Roast Your Compost And Save The World?


Img_0983 Just as the wildfires in California were raging most ferociously this week, I picked up New Scientist magazine and learned something that probably offers no consolation whatsoever for the scorched earth many Southern Californians are now confronting: It’s possible to burn a landscape in a way that yields something extremely valuable.  It’s called biochar, the end product of slowly combusting organic matter in an oxygen-poor environment. 

Biochar seems to be a key ingredient of terra preta, the super-fertile soil of the Amazon created by some very smart pre-Colombian gardeners.  Now biochar could conceivably help us to stop cooking the earth, because the charring process can be used to generate biofuels or electricity.  Meanwhile, the leftover char locks up carbon underground almost indefinitely–carbon that might otherwise make its way into the atmosphere.  At the same time, it encourages the robust growth of plants, which, in turn, take CO2 out of the air and turn into oxygen.

In fact, an article in Nature says that a number of scientists are extremely interested in biochar as a means to combat global warming:

Johannes Lehmann of Cornell University in Ithaca, New York…estimates that by the end of this century terra preta schemes, in combination with biofuel programmes, could store up to 9.5 billion tonnes of carbon a year — more than is emitted by all today’s fossil-fuel use.

Organic matter that’s smoldered rather than burned is much better at locking in carbon and creating a long-term positive change in the quality of the soil.  Still, I’ve long scattered the detritus of my fireplace–a mix of ash and charcoal–underneath my lilacs and clematis to make the soil more alkaline for them, and noticed how cheerful they look about it.

The Nature piece also mentions the work of Danny Day, the entrepreneur who founded a company called Eprida, which makes equipment for generating biofuels and biochar.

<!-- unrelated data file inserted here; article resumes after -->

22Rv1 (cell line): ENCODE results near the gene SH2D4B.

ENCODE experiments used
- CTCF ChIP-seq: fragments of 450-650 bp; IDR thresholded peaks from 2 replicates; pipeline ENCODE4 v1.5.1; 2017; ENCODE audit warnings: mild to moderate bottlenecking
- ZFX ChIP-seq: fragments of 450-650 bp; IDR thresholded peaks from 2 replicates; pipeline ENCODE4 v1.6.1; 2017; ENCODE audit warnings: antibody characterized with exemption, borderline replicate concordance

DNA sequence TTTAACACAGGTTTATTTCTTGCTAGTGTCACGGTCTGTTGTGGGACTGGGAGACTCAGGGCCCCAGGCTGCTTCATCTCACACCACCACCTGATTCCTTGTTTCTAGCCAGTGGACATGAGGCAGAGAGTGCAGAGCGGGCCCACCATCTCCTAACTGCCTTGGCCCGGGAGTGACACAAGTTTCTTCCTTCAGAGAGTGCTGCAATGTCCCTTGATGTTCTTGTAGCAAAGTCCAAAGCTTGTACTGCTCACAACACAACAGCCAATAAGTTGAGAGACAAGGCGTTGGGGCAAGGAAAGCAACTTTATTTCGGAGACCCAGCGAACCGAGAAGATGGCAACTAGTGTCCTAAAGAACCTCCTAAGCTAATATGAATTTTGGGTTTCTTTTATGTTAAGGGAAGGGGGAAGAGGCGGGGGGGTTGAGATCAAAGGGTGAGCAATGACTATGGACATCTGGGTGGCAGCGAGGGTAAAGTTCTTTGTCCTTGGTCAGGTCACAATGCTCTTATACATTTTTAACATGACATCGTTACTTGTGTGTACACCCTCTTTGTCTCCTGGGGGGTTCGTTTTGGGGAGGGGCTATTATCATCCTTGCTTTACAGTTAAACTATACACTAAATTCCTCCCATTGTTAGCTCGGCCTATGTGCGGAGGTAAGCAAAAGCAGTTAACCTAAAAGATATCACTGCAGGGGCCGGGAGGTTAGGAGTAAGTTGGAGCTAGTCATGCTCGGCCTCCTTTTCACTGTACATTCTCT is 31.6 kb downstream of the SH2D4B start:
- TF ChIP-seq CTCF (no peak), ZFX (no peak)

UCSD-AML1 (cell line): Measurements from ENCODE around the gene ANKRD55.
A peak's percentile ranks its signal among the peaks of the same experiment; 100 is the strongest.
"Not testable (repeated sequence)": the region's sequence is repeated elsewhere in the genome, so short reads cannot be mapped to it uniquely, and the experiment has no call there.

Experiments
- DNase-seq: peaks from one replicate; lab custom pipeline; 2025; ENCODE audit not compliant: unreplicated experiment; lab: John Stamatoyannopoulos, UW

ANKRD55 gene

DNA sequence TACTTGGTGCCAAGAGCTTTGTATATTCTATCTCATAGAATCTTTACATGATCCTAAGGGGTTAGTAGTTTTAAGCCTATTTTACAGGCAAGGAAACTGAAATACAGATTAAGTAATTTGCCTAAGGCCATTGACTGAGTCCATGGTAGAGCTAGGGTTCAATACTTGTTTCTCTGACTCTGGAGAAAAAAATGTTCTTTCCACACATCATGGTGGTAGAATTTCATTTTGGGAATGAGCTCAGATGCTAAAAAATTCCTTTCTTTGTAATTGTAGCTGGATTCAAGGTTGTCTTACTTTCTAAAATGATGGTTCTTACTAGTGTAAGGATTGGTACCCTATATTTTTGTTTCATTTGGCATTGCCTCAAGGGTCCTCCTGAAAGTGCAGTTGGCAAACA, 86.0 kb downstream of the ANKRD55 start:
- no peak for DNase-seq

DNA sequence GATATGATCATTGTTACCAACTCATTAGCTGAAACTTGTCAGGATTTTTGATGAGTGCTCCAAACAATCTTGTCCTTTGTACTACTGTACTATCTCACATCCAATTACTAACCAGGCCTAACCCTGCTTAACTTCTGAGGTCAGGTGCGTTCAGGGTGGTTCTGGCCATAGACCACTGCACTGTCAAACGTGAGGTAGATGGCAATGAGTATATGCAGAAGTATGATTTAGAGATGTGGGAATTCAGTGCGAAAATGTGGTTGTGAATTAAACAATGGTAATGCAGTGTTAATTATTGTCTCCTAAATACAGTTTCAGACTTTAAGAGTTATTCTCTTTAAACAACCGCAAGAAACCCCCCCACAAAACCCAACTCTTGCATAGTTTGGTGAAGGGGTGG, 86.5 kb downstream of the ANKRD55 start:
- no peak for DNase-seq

Originally, Day was mostly interested in making biofuel; the char was just something he threw out, or used to make carbon filters. Then he discovered that his employees were reaping the culinary benefits of the enormous turnips that had sprung up on the piles of char lying around at the plant.

Now Day is making a biochar-heavy fertilizer, too.  I always love a story in which food-obsessed vegetable gardeners drive technological progress across the globe.


  1. While the biochar locks carbon in the earth, what is the impact to the atmosphere of the burning? I know the article says that it’s a way to combat global warming but my environmental science classes in college tell me that slash and burn agirculture, and the burning of wood are one of the big contributors to not only air pollution but also those dreaded greenhouse gases.

    And, we need to also remember that while slash and burn agriculture, practiced in the amazon, adds immediate nutrients to the soil, the nutrients are also quickly depleted, causing the amazonian farmers to move onto a new plot and repeat the practice.

    I think the idea may be good, but is is it sustainable to the entire ecosystem? I look forward to learning more.

  2. Rachel, I took a look at some of the work of the Cornell scientist mentioned in the story. I learned that slash and burn is a short-lived boost. But slash and char–in other words, combust the organic material slowly, incompletely, without enough oxygen for a ferocious burn–offers a soil improvement that can last hundreds of years.

  3. Michele-

    Oh, how interesting! Thanks for the info–that makes a huge difference! I’d imagine slash and char would be less polluting, too. After all, in a fire pit you can see all the smoke from burning the wood, but once the fire is embers, not as much smoke is produced.

  4. That is fascinating. Our local government put together a big proposal to get a carbon sequestering project that would involve pumping CO2 into our many miles of abandoned deep coal mines. Had some folks a tad nervous, because if it leaked out, there could be much death. Not because it is a deadly gas, but because it replaces the oxygen in the air. (We did not get the project, Texas did, gee, I wonder why…). I like this way much more.

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